In addition, other precautions, such as avoiding the use of power tools, such as burr and ultrasonic scalpel as far as possible, were also taken. Decompression was mainly performed by using bone rongeur and nibbler. We performed only one surgery in an operation theatre each day because blood-suspended aerosols do not settle down by cleaning. The operation theatres were cleaned in detail to improve the safety.

Postoperative

We ensured that the hospital stays of postoperative patients were minimized. The personnel that attended the patients were trained in wound care, and all patients with access to a smartphone were discharged earlier and diverted to the digitally assisted discharge team. These patients are being assisted in postoperative care using digital exchange of postoperative instructions and digital updates of clinical pictures of wound and range of motion. Further follow-ups were scheduled via tele-consultation, and patients are physically consulted at the hospital on a need basis.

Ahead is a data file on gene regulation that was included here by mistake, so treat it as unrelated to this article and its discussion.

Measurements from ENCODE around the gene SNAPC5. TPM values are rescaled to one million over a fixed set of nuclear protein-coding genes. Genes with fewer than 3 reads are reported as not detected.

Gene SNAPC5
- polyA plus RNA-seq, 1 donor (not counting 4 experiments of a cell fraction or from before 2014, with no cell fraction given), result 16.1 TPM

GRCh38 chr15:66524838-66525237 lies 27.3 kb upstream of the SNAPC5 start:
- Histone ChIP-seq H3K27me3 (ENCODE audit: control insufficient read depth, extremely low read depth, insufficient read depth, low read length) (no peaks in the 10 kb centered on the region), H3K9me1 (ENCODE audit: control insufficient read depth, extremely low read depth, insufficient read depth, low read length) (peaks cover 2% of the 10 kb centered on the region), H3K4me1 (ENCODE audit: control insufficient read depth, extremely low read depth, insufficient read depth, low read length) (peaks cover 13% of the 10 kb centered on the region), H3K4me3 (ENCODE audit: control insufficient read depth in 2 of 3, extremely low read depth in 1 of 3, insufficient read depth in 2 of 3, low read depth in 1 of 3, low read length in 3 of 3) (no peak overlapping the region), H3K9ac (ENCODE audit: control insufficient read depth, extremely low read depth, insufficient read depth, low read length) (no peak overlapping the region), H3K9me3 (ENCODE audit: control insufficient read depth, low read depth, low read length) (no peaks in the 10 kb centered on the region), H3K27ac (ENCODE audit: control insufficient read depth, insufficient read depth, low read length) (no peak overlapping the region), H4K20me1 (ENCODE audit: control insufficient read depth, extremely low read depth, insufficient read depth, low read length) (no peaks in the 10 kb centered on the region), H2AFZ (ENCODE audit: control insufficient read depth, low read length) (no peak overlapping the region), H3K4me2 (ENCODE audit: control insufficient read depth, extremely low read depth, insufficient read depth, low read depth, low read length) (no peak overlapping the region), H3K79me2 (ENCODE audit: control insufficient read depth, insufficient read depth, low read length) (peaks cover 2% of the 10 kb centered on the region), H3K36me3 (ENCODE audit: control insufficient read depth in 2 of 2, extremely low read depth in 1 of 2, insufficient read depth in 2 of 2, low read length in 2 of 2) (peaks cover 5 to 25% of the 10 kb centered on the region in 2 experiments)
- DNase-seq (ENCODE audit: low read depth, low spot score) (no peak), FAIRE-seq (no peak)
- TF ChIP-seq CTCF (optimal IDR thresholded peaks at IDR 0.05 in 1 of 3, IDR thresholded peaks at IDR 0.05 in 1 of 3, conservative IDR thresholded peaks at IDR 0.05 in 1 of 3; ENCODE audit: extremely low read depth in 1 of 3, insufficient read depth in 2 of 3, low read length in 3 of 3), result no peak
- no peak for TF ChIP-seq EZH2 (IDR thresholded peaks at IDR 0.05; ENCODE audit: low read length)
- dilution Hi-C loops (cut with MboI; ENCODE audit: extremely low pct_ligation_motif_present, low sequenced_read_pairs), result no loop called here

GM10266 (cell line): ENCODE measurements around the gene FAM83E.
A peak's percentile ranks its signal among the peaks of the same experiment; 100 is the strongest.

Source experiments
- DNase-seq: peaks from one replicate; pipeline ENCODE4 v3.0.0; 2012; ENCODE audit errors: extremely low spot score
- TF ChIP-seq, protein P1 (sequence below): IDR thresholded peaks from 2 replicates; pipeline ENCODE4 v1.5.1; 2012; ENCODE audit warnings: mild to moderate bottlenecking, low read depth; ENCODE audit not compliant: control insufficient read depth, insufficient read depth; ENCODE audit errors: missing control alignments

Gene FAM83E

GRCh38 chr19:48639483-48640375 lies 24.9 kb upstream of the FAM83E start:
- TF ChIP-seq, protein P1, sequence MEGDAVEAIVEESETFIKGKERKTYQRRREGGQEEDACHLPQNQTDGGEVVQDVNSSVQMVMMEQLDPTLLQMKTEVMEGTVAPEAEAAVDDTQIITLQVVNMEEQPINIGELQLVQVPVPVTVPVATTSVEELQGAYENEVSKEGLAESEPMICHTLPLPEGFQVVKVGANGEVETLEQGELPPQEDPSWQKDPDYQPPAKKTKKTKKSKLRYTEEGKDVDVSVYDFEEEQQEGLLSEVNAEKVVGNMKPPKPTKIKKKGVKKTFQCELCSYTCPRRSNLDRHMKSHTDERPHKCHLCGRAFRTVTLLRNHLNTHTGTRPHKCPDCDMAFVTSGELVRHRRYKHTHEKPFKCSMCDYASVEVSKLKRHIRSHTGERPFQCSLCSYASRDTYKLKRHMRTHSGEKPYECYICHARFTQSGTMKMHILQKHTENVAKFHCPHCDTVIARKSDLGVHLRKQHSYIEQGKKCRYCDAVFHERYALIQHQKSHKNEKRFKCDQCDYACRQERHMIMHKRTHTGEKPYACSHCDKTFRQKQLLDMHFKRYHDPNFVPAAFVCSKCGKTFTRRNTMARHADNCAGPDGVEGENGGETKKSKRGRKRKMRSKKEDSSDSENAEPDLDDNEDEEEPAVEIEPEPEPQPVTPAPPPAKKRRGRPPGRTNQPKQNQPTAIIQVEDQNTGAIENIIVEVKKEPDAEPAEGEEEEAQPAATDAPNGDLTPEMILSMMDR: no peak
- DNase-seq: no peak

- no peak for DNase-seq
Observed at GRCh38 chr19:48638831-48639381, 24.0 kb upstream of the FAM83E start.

Our experience revealed that we were successful in significantly minimizing unnecessary hospital visits and enhanced patient safety without compromising on patient care.

Conclusions

Thus, minimizing unnecessary patient visits, issuing preventive instructions to predisposed patients, ensuring the safety of the operative team, are maximizing the use of digital media for postoperative care surveillance are vital in the ongoing scenario. We need to ensure that we do our bit to provide empathetic spine care to patients despite the ongoing pandemic.

Conflicts of interest

No potential conflict of interest relevant to this article was reported.

References

1. Yeh HC, Turner RS, Jones RK, Muggenburg BA, Lundgren DL, Smith JP. Characterization of aerosols produced during surgical procedures in hospitals. Aerosol Sci Technol 1995 22:151–61.